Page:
دستیابی به قابلیت های رقابتی در خدمات الکترونیکی
|کد مقاله||سال انتشار||مقاله انگلیسی||ترجمه فارسی||تعداد کلمات|
|11184||2002||19 صفحه PDF||سفارش دهید||6840 کلمه|
Publisher : Elsevier - Science Direct (الزویر - ساینس دایرکت)
Journal : Technological Forecasting and Social Change, Volume 69, Issue 7, September 2002, Pages 721–739
What implications does the Internet have for service operations strategy? How can business performance of e-service companies be improved in today's knowledge-based economy? These research questions are the subject of this paper. We propose a model that links the e-service company's knowledge-based competencies with their competitive capabilities. Drawing from the current literature, our analysis suggests that services that strategically build a portfolio of knowledge-based competencies, namely human capital, structural capital, and absorptive capacity have more operations-based options, than their counterparts who are less apt to invest. We assume that the combinative capabilities of service quality, delivery, flexibility, and cost are determined by the investment in intellectual capital. Arguably, with the advent of the Internet, different operating models (e.g., bricks-and-mortar, clicks-and-mortar, or pure dot-com) have different strategic imperatives in terms of knowledge-based competencies. Thus, the new e-operations paradigm can be viewed as a configuration of knowledge-based competencies and capabilities.
The Internet is fast becoming an important new channel for businesses in many sectors, raising e-services as the emergent business paradigm in the industrialized world. E-services, according to Roth  and , “are comprised of all interactive services that are delivered on the Internet using advanced telecommunications, information, and multimedia technologies.” In this paper, we discuss the challenges and opportunities for providing e-services (e.g., those delivered over the Internet) and attempt to answer the following research questions: What implications does the Internet have for service operations strategy? How can business performance of e-service companies be improved in today's knowledge-based economy? In the past decade, services have faced intensified competition that can be characterized by substantial deregulation, technological progress, continuous fragmentation of markets, evolving customer expectations, shorter product life cycles, and the enormous growth in telecommunications and inexpensive computing power ,  and . High quality and competitive prices are necessary, but they are no longer sufficient requirements for commercial success in the “hypercompetitive” market place of e-services  and . Speed, whether defined as time to new products, real time information, or quick and flexible customer response, is increasingly becoming a standard, and hence, it is a pivotal capability in such a dynamic environment. Determining how best to take strategic advantage of Internet economics is an increasing concern for modern business.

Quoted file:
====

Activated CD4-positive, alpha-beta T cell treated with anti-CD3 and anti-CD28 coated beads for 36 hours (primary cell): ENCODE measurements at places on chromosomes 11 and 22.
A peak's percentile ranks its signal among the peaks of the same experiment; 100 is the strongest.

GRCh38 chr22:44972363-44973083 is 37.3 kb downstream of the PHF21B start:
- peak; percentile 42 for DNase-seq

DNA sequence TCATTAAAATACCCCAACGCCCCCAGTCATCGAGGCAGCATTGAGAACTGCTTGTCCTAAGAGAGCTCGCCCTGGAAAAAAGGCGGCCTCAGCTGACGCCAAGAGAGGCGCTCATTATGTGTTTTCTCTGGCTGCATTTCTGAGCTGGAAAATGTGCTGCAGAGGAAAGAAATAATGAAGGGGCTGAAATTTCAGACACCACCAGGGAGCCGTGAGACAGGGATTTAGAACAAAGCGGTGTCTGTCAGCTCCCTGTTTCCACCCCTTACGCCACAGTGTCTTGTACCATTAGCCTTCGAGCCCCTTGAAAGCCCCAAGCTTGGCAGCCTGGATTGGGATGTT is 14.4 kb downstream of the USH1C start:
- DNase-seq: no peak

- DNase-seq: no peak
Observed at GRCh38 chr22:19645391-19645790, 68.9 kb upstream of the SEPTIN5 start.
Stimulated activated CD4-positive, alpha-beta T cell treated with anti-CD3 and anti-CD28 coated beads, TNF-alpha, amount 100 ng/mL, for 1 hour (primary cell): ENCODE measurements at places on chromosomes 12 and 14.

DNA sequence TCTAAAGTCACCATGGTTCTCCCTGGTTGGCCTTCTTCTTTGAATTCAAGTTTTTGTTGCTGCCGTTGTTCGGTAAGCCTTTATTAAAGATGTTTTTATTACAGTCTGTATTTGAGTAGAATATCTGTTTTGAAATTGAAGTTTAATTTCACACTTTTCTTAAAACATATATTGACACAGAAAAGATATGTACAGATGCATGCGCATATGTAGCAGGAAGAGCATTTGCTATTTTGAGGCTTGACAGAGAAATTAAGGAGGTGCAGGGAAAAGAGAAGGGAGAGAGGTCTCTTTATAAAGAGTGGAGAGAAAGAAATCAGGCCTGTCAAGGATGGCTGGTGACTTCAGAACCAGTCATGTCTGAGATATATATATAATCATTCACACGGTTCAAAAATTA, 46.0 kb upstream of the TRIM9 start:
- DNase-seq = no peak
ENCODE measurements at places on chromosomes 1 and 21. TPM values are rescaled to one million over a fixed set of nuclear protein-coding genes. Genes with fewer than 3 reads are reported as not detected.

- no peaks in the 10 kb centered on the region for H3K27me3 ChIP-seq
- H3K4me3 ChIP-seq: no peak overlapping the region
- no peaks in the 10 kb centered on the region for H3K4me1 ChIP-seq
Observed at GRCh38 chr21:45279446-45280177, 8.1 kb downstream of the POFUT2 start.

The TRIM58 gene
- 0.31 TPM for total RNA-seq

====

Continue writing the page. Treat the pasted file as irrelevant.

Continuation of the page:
نتیجه گیری انگلیسی
Our general proposition is that acquiring and maintaining requisite intellectual capital is a necessary antecedent for acquiring strategic agility (or combinative competitive capabilities) that impact business performance, and is especially important for managing complexity in the emerging click-and-brick service environment. We aim to increase our understanding of how e-services create and sustain competitive advantage in an increasingly complex environment that is created in part, by the advent of the Internet—a disruptive technology. We examine the KBV of the firm, which is emerging in the areas of economics, management, and organizations to provide the theoretical underpinnings for e-service delivery system design. The KBV emphasizes the role of intellectual capital for the development of economic activities, thereby contesting the orthodox understanding of the firm and the economy. It appears that the increased complexity and volatility of operating a “click-and-brick” service calls for higher levels of knowledge stocks and accelerated flows. This is especially the case, where tighter integration of operations, marketing, and human resources are required in order to achieve the requisite strategic agility to compete effectively . We build upon previous work (e.g.,  and ) that studies the importance of knowledge-based investments on company success.